One of the findings from Andrew Campbell’s research was that managers lack a language for describing organisation designs. For example, the words used for describing different kinds of units are often ambiguous. The term “business unit” is used universally, but means different things in different companies.
Sometimes it refers to a highly autonomous, largely self-contained profit centre. In other situations, it is used for units that are much less autonomous, drawing on resources that are shared with other units and accepting the authority of upper levels of management on many key decisions. There is similar ambiguity in terms such as “product gap”, “division”, and “national operating company”. This lack of clear language leads to confusion and cross purposes when managers talk about their organisation designs. The problem is particularly acute when managers talk about “matrix” structures, which can mean very different things in different companies.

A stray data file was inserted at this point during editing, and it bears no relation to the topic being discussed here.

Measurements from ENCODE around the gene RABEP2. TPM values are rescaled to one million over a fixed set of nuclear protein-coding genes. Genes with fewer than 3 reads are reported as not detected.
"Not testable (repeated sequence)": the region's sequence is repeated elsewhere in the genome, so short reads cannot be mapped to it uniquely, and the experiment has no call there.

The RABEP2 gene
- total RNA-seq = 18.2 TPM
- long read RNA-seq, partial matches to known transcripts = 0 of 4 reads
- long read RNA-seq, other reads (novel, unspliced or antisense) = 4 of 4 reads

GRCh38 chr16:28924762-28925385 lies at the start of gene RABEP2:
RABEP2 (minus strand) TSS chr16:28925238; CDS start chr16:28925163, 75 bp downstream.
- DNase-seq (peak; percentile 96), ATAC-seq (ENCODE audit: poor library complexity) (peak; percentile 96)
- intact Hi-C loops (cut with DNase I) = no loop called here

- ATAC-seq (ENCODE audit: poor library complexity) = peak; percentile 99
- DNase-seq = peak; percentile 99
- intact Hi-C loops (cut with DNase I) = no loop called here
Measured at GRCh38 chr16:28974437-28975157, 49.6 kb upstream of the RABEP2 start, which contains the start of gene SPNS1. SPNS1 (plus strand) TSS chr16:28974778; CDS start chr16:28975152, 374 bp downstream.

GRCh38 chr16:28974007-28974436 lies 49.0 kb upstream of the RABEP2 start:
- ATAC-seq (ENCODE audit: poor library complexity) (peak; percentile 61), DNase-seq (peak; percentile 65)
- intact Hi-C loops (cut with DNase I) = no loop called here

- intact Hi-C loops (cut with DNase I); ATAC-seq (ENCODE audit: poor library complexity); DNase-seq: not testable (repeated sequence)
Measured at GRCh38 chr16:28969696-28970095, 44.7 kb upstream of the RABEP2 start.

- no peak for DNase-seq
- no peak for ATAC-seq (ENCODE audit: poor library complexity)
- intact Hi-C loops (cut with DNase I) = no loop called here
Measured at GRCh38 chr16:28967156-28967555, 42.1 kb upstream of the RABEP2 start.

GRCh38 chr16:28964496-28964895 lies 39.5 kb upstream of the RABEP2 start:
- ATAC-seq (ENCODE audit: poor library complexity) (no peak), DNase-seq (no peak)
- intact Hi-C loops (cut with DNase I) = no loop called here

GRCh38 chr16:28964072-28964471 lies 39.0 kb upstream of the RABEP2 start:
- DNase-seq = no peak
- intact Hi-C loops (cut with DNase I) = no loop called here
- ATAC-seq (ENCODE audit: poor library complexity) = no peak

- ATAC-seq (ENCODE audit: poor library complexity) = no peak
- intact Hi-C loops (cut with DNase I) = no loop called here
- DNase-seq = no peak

What is more, a key challenge in organisation design is to find a means of defining units in a way that clearly conveys the intentions behind the design. Managers need clarity about what they are supposed to be achieving, in order to provide a context for decentralized, self-managed decisions about specific issues. But manuals that spell out responsibilities in great detail lead to bureaucracy, rigidity, and lack of initiative. Organisation designers have faced a difficult choice between too little clarity and too much detail.
Solution: Create a taxonomy of unit roles that provide a means of describing design intentions.
Join Andrew Campbell at the Organisation Design Conference on Tuesday 17th September 2019 at the Lok Jack GSB, Mt. Hope Campus as he evaluates the organisation design challenges in real organisations, using global benchmarks.
Book your spot for to be part of this onetime offering! Seats are going fast. See you there…
Visit our website at https://lokjackgsb.edu.tt/organisation-design-conference-2019/ call 645-6700 ext. 223 or email firstname.lastname@example.org